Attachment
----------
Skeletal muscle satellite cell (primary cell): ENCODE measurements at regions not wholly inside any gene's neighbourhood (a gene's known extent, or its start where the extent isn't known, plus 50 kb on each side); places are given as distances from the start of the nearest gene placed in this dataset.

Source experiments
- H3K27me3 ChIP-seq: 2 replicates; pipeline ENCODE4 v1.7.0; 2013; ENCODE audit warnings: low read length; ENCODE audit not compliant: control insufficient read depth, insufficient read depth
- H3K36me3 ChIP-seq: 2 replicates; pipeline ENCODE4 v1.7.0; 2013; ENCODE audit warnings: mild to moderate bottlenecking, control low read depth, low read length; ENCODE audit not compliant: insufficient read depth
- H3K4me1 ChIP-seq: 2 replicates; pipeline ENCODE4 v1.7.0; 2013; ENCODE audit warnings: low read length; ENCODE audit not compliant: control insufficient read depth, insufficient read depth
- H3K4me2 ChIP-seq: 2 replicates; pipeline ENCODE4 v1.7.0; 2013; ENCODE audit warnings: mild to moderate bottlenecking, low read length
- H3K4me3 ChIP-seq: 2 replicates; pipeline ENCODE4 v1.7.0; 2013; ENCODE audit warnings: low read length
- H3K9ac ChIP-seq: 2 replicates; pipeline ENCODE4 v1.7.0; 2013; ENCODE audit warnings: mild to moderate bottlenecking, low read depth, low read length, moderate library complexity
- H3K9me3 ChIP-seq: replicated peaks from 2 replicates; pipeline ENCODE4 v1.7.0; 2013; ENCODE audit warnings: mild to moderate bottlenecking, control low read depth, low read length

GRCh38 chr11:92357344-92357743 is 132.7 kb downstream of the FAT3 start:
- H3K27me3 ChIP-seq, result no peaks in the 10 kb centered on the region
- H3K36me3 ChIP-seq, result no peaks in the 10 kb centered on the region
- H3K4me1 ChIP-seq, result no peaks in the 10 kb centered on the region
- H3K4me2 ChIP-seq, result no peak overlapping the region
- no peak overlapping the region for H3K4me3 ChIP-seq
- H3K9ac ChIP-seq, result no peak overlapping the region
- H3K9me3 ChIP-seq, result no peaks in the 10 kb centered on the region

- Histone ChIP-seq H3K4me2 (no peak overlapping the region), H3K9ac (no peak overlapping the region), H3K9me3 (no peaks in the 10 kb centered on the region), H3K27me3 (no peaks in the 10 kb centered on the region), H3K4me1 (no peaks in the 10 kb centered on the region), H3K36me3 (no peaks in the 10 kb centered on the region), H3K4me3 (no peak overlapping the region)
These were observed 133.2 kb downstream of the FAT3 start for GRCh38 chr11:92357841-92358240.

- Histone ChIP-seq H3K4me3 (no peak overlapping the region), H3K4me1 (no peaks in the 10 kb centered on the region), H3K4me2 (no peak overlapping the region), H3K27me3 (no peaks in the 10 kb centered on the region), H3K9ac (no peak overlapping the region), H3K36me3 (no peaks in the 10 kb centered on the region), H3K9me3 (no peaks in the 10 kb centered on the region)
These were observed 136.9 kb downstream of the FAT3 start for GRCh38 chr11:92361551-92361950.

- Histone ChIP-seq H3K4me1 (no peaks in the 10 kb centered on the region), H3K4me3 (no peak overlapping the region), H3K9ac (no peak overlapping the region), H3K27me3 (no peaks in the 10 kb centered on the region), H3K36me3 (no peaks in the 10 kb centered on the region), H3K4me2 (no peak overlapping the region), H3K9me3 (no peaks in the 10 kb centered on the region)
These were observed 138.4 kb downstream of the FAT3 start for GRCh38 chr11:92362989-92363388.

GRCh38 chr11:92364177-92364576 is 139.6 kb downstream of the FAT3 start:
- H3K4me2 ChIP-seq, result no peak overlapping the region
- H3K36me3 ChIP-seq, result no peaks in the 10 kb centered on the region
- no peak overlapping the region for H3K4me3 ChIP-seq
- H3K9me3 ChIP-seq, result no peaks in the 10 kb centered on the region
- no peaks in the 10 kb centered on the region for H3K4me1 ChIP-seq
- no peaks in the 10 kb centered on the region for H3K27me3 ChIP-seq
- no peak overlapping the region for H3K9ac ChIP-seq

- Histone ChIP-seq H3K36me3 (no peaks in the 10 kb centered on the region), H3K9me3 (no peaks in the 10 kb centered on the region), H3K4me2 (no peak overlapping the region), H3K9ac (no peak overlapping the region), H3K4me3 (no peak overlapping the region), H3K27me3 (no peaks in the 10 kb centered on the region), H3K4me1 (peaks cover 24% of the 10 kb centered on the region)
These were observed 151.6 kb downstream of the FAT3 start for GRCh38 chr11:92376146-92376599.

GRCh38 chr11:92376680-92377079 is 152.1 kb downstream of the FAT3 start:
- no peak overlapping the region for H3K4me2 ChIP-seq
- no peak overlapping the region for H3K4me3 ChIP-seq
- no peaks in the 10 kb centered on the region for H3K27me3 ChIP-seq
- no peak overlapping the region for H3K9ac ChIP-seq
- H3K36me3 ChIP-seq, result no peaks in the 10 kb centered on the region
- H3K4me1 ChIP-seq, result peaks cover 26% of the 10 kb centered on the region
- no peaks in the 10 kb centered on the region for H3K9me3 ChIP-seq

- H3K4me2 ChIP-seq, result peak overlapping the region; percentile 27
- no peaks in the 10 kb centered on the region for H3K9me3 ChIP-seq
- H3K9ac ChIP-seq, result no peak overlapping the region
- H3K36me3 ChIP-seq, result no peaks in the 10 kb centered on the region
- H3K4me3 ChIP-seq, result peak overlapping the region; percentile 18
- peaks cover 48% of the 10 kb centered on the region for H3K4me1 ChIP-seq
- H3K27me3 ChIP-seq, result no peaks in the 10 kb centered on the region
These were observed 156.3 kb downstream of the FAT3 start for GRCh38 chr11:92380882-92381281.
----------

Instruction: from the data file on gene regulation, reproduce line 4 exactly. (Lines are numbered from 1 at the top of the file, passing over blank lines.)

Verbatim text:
- H3K36me3 ChIP-seq: 2 replicates; pipeline ENCODE4 v1.7.0; 2013; ENCODE audit warnings: mild to moderate bottlenecking, control low read depth, low read length; ENCODE audit not compliant: insufficient read depth